Healthy workers crucial for economic rebound, nurses say – News Release
February 25, 2010 – Canadian nurses are reminding the federal government ahead of its March 4 budget that health and wealth go hand in hand, with a healthy workforce being a crucial element of economic recovery.
“Many economists are predicting a modest recovery in 2010, so now is the time to make strategic investments in health human resources and illness prevention. We need a healthy labour force that is ready to work as the economy picks up steam,” said Kaaren Neufeld, president of the Canadian Nurses Association (CNA). “Health and prosperity go hand in hand.”
According to Neufeld, “Canada’s registered nurses are seeing among the population alarming levels of chronic illness and obesity that have a negative impact on the health of Canadians, on health-care costs and on our economy. The federal government’s spending priorities should take into account the leveraging effect a healthy nation has on the future of our economy.”
Just as programs have been put in place to stimulate the economy, spending should also be in place to stimulate the health of Canadians. Resurrecting the Participaction program is a good example of how the government can devote resources to keep people active and healthy. Investing in the health of Canadians can yield important productivity dividends, as well. For example, work absences due to illness or disability have been on the rise since 1997. The average full-time employee missed 8 days a year in 2008.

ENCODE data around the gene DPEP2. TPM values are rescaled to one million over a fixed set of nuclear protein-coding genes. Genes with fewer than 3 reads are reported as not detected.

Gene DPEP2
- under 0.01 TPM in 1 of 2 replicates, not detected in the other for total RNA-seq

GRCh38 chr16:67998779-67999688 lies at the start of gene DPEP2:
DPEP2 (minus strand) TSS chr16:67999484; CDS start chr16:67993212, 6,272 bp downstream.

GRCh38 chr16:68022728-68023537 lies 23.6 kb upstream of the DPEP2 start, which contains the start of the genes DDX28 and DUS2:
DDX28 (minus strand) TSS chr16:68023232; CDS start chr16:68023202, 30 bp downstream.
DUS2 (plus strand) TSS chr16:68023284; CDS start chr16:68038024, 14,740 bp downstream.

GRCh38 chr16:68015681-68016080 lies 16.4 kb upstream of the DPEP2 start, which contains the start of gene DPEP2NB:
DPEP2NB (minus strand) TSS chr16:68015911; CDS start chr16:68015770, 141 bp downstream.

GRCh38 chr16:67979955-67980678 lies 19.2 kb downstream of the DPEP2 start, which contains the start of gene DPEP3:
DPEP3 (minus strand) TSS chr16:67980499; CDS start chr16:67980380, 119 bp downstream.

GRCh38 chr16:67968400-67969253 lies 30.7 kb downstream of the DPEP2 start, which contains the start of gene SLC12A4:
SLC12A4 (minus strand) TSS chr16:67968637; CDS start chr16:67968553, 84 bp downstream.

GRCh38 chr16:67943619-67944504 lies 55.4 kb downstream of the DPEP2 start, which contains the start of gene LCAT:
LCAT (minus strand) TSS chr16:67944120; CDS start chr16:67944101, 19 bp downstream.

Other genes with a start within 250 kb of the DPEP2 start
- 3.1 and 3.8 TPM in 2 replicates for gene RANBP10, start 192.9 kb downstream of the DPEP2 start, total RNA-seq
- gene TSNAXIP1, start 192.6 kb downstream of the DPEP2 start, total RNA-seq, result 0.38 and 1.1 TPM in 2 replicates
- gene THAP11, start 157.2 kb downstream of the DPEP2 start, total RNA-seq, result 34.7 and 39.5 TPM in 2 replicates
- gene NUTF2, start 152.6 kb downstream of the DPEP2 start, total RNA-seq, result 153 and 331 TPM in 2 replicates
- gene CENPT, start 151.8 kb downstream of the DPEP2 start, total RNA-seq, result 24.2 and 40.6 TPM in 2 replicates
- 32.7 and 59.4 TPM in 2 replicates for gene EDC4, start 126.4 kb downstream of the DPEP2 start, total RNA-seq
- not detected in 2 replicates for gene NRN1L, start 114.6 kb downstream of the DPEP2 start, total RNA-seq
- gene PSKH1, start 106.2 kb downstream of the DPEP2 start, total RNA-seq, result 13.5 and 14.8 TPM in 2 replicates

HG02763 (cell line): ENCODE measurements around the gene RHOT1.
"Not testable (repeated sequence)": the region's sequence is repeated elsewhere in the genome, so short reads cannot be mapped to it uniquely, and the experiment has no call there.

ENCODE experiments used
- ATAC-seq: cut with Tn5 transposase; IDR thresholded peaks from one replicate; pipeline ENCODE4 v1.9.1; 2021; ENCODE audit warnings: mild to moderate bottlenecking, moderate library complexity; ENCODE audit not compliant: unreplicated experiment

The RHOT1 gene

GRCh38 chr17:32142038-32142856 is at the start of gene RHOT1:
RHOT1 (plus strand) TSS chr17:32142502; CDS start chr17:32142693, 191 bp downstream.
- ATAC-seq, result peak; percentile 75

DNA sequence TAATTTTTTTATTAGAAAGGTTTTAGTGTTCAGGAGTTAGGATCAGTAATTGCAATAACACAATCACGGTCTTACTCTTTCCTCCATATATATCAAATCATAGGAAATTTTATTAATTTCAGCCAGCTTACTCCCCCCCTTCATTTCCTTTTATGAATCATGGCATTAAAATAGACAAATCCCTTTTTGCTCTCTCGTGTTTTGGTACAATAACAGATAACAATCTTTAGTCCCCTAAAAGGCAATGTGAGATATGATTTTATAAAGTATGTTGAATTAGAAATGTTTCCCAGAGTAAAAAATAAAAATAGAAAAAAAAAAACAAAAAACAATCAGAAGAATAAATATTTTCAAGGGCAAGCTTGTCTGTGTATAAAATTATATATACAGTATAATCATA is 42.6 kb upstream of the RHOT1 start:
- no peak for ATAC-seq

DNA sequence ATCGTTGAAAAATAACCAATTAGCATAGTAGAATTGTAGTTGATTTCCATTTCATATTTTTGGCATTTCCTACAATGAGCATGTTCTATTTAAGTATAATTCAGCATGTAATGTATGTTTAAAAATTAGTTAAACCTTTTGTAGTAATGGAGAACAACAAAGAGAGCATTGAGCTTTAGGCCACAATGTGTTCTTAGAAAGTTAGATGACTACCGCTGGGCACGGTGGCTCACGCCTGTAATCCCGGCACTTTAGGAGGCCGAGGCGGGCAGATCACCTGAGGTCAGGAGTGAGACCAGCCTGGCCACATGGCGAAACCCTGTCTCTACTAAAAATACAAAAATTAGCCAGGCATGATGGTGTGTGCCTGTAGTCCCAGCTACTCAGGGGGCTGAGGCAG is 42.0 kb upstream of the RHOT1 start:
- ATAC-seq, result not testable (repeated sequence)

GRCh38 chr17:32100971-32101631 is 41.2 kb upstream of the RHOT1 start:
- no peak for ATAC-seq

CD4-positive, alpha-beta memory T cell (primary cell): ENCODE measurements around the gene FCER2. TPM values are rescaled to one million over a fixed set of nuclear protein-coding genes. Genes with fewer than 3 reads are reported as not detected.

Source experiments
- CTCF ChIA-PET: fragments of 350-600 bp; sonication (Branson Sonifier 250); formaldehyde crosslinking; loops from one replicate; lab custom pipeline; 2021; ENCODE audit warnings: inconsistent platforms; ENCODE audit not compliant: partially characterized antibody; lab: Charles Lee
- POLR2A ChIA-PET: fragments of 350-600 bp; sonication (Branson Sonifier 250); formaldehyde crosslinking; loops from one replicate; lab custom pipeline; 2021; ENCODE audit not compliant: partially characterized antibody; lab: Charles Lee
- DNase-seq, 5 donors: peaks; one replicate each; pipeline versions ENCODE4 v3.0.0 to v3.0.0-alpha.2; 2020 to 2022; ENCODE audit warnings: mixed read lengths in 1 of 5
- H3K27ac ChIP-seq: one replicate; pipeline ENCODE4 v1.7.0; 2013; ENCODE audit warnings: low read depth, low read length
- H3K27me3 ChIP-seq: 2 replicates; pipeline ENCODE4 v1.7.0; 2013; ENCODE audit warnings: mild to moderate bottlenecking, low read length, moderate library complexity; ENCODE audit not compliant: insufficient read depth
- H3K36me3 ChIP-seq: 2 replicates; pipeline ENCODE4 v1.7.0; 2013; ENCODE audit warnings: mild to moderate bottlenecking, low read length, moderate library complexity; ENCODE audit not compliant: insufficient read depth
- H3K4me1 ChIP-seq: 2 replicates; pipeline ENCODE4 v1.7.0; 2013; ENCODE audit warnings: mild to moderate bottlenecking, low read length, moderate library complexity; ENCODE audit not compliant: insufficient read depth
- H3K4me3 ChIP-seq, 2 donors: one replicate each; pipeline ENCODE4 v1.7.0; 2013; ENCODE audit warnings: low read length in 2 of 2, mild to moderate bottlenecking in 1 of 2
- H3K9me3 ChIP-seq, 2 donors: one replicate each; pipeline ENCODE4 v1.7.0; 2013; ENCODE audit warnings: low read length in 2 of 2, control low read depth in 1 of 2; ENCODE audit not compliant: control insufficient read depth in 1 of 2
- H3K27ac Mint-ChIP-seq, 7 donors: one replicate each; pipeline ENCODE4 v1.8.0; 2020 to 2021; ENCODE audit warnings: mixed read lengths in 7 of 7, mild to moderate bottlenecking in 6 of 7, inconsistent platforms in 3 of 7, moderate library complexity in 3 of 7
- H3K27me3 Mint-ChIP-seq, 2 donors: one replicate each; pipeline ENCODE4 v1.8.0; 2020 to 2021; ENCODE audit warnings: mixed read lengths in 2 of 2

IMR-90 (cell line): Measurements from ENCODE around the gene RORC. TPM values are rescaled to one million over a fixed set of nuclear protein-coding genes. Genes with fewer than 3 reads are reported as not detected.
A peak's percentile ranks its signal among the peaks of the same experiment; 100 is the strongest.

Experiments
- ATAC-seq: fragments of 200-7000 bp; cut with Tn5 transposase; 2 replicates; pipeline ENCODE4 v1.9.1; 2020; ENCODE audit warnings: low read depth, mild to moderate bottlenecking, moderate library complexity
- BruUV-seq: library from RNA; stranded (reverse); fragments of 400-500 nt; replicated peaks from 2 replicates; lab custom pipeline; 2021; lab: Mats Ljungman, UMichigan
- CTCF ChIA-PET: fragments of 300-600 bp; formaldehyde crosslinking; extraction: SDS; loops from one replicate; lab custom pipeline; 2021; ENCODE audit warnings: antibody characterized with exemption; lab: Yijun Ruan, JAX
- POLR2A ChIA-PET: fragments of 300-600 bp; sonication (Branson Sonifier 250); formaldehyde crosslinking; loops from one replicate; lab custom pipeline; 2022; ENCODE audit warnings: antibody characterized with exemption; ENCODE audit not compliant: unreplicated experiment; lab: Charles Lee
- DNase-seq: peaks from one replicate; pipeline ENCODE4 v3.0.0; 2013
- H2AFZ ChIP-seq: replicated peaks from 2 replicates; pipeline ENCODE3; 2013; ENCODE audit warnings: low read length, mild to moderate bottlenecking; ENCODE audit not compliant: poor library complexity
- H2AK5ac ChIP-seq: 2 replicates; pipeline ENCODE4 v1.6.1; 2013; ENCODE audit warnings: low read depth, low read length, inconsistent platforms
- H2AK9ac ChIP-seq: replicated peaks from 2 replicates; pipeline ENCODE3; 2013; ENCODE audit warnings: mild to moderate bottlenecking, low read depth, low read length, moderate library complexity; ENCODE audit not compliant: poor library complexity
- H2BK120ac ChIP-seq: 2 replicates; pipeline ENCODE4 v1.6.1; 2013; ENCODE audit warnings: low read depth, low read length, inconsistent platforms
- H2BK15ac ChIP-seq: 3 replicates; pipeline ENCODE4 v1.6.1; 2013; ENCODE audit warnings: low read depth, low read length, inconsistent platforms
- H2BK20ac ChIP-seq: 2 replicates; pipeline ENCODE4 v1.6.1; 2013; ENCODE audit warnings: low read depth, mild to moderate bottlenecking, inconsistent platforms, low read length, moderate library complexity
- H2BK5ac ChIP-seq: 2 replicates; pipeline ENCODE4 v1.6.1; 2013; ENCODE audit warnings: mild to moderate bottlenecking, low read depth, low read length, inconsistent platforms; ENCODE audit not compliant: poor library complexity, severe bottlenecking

“In order to meet challenges to the sustainability of the health-care system, we must maintain our focus on keeping people well,” said Neufeld. “By leading and applying evidence-informed solutions, Canada’s registered nurses are contributing to unprecedented improvements and innovations to health service delivery, better quality care and reduced health-care costs.”
CNA is the national professional voice of registered nurses in Canada. It is a federation of 11 provincial and territorial nursing associations and colleges representing over 135,000 registered nurses. CNA believes that the sustainability of a quality, publicly funded, not-for-profit health system rests upon a vibrant nursing workforce.
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For more information, contact:
Paul Watson, Communications Coordinator
Canadian Nurses Association